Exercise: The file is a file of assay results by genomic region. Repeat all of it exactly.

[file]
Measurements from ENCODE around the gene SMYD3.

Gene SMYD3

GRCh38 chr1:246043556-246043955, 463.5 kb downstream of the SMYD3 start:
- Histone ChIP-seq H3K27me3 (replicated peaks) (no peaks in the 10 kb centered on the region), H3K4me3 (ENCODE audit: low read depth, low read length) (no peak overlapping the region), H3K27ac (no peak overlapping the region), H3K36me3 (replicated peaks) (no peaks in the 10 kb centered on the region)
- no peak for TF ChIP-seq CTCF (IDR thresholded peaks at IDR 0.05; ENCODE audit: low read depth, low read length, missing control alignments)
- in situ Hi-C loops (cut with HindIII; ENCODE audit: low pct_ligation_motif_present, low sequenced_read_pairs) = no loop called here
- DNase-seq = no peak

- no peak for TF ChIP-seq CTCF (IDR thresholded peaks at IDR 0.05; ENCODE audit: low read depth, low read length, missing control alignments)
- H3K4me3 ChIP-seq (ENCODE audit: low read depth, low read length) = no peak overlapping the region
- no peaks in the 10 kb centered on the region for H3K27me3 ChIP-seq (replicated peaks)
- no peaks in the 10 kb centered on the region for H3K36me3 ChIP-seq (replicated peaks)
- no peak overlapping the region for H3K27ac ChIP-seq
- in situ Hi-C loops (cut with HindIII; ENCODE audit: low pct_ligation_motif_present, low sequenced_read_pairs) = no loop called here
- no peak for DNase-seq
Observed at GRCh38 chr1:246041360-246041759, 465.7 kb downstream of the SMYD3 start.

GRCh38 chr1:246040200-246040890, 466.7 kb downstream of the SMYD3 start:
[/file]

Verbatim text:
Measurements from ENCODE around the gene SMYD3.

Gene SMYD3

GRCh38 chr1:246043556-246043955, 463.5 kb downstream of the SMYD3 start:
- Histone ChIP-seq H3K27me3 (replicated peaks) (no peaks in the 10 kb centered on the region), H3K4me3 (ENCODE audit: low read depth, low read length) (no peak overlapping the region), H3K27ac (no peak overlapping the region), H3K36me3 (replicated peaks) (no peaks in the 10 kb centered on the region)
- no peak for TF ChIP-seq CTCF (IDR thresholded peaks at IDR 0.05; ENCODE audit: low read depth, low read length, missing control alignments)
- in situ Hi-C loops (cut with HindIII; ENCODE audit: low pct_ligation_motif_present, low sequenced_read_pairs) = no loop called here
- DNase-seq = no peak

- no peak for TF ChIP-seq CTCF (IDR thresholded peaks at IDR 0.05; ENCODE audit: low read depth, low read length, missing control alignments)
- H3K4me3 ChIP-seq (ENCODE audit: low read depth, low read length) = no peak overlapping the region
- no peaks in the 10 kb centered on the region for H3K27me3 ChIP-seq (replicated peaks)
- no peaks in the 10 kb centered on the region for H3K36me3 ChIP-seq (replicated peaks)
- no peak overlapping the region for H3K27ac ChIP-seq
- in situ Hi-C loops (cut with HindIII; ENCODE audit: low pct_ligation_motif_present, low sequenced_read_pairs) = no loop called here
- no peak for DNase-seq
Observed at GRCh38 chr1:246041360-246041759, 465.7 kb downstream of the SMYD3 start.

GRCh38 chr1:246040200-246040890, 466.7 kb downstream of the SMYD3 start: